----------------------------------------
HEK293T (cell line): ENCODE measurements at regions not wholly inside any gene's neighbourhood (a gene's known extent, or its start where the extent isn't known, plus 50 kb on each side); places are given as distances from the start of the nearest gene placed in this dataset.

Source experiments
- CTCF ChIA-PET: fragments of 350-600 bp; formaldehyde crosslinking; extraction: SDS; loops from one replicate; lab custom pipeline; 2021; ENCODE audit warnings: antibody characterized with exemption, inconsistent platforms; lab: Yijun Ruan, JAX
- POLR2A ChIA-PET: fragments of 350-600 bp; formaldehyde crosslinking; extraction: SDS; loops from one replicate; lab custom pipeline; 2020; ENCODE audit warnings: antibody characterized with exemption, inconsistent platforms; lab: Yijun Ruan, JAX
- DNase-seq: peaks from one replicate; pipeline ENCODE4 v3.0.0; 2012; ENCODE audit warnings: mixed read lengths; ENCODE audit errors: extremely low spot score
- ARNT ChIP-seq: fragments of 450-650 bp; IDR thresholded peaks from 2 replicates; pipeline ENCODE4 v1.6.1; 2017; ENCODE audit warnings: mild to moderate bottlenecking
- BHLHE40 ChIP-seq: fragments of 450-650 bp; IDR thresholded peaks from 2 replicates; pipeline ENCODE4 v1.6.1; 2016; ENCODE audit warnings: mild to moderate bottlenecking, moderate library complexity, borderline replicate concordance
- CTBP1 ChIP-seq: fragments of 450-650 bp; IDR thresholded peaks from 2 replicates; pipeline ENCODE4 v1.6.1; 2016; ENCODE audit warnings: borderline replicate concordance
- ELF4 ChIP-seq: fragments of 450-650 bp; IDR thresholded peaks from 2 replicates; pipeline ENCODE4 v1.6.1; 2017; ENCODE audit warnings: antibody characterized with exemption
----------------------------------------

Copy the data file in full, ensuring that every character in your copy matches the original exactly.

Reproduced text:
HEK293T (cell line): ENCODE measurements at regions not wholly inside any gene's neighbourhood (a gene's known extent, or its start where the extent isn't known, plus 50 kb on each side); places are given as distances from the start of the nearest gene placed in this dataset.

Source experiments
- CTCF ChIA-PET: fragments of 350-600 bp; formaldehyde crosslinking; extraction: SDS; loops from one replicate; lab custom pipeline; 2021; ENCODE audit warnings: antibody characterized with exemption, inconsistent platforms; lab: Yijun Ruan, JAX
- POLR2A ChIA-PET: fragments of 350-600 bp; formaldehyde crosslinking; extraction: SDS; loops from one replicate; lab custom pipeline; 2020; ENCODE audit warnings: antibody characterized with exemption, inconsistent platforms; lab: Yijun Ruan, JAX
- DNase-seq: peaks from one replicate; pipeline ENCODE4 v3.0.0; 2012; ENCODE audit warnings: mixed read lengths; ENCODE audit errors: extremely low spot score
- ARNT ChIP-seq: fragments of 450-650 bp; IDR thresholded peaks from 2 replicates; pipeline ENCODE4 v1.6.1; 2017; ENCODE audit warnings: mild to moderate bottlenecking
- BHLHE40 ChIP-seq: fragments of 450-650 bp; IDR thresholded peaks from 2 replicates; pipeline ENCODE4 v1.6.1; 2016; ENCODE audit warnings: mild to moderate bottlenecking, moderate library complexity, borderline replicate concordance
- CTBP1 ChIP-seq: fragments of 450-650 bp; IDR thresholded peaks from 2 replicates; pipeline ENCODE4 v1.6.1; 2016; ENCODE audit warnings: borderline replicate concordance
- ELF4 ChIP-seq: fragments of 450-650 bp; IDR thresholded peaks from 2 replicates; pipeline ENCODE4 v1.6.1; 2017; ENCODE audit warnings: antibody characterized with exemption